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Give in or give up — one will radically improve your relationship

“It is important to know the difference between giving in and giving up.”

~ Brad Brown, co-founder of The More to Life Program

In our partnerships, be they romantic or platonic in nature, we are in a dance. There is give and take as we negotiate the steps of effective relationship. Many of us learned to relate in an adversarial way where someone wins and someone loses. If you’re like me, you might have even perfected the art of giving up simply to avoid the conflict that seemed to erupt when a disagreement occurred between two strong-willed people. Or you may be afraid to “give in” believing that it’s a sign of weakness or lack of conviction. But like the quote reminds us, there is a difference between “giving in” and “giving up.” Living that difference can transform your relationships.

Giving in versus giving up

  • Giving in creates space between you and another person; it’s an opening to step into. Giving up creates a void where you’ve disappeared; negative feelings occupy the void.
  • Giving in brings you closer to your partner. Giving up is the same as running away.
  • Giving in is admitting that you aren’t the sole authority. Giving up is abdicating your personal power.
  • Giving in is equivalent to saying, “You’re important to me. Let’s find a way to connect/work together.” Giving up is equivalent to saying, “F— you. I don’t care about our relationship.”
  • Giving in is moving toward your partner and seeking to reconnect. Giving up is pushing back and distancing yourself.

How to give in in your relationship

My guess is that many of you reading may be thinking, “Okay, this makes sense, but I don’t know what ‘giving in’ would look like or how to do it.” So here are a few ways you can practice giving in.

  • When you’re in a disagreement, giving in can mean not getting in the last word, refusing to continue trying to “win,” or simply, and honestly, saying, “You’re right.”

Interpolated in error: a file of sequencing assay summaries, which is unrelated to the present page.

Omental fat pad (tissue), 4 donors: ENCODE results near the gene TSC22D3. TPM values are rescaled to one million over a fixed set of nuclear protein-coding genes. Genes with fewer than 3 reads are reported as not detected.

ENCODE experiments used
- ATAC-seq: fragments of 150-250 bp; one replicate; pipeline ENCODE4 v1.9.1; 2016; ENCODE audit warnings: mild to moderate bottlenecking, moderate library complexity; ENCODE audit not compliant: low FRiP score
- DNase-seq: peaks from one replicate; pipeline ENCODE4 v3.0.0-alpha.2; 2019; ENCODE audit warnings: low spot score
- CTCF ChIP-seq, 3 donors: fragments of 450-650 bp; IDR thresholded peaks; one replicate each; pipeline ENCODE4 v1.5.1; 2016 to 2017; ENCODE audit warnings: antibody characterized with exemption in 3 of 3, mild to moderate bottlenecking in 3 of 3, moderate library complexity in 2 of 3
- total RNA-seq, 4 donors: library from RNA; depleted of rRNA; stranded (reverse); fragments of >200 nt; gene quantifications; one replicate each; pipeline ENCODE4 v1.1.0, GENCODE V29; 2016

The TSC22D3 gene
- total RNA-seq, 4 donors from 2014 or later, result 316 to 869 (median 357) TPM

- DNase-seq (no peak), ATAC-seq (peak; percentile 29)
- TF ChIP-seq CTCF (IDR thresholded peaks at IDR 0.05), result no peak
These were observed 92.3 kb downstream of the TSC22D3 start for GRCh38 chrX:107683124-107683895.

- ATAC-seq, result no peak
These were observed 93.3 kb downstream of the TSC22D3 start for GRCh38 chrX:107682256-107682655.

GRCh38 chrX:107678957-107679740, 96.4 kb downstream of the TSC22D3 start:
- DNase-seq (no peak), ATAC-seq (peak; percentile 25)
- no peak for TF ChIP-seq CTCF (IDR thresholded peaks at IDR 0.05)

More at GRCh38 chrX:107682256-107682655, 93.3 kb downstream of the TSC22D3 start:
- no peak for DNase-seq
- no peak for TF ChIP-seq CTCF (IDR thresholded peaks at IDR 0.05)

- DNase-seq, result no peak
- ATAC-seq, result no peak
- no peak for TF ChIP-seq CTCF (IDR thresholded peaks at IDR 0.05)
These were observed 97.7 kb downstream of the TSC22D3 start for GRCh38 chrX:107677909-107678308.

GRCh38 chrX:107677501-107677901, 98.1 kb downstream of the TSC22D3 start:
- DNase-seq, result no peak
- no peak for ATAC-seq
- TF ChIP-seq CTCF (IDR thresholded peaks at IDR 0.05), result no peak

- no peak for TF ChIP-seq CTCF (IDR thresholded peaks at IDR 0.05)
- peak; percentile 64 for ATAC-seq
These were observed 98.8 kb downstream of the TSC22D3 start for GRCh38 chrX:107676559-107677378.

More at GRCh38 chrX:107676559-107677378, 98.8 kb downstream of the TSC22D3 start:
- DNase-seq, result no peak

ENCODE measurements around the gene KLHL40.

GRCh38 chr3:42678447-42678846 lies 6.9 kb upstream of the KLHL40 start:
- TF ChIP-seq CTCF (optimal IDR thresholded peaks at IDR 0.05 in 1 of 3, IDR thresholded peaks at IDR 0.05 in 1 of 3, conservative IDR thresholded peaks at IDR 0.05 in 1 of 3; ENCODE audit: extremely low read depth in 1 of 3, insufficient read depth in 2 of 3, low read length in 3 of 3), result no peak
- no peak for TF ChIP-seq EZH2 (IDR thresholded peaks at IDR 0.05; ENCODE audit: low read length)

• When you are personally feeling stuck, upset, scared, frustrated, angry, giving in can be telling the simple truth about how you are feeling and what’s going on for you. Giving in can also mean saying, “Help. I really need ‘x’ from you right now.”
  • Switch from your habitual ways of being in your relationship. If you tend to take the lead, choose instead to step back and let your partner play that role. If you generally are the task master, put away the “to do” list and instead seek to be spontaneous and playful.

While giving in may seem radical or odd at first, as you practice, I think you’ll find that it’s one of the best ways to make a positive impact on your relationship. I’d be delighted to hear about your experiences with this experiment.

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1 Comment »

  1. I remember my old NLP trainer giving me an absolute pearl along these lines and I’d like to share it with you:

    “Is it better to be ‘right’ or to be ‘happy’?”

    ‘Being right’ is more often than not the ego attaching a sense of self to a piece of information or situation. It’s just information or a situation until your drama driven ego decides it’s ‘personal’ and could be construed as a personal attack.

    When we separate ourselves from our thoughts (two very different things) it becomes easy to recognise the futility of ‘being right’.

    So - ‘be happy’ my friends.

    Comment by Adam — June 20, 2008 @ 12:55 pm

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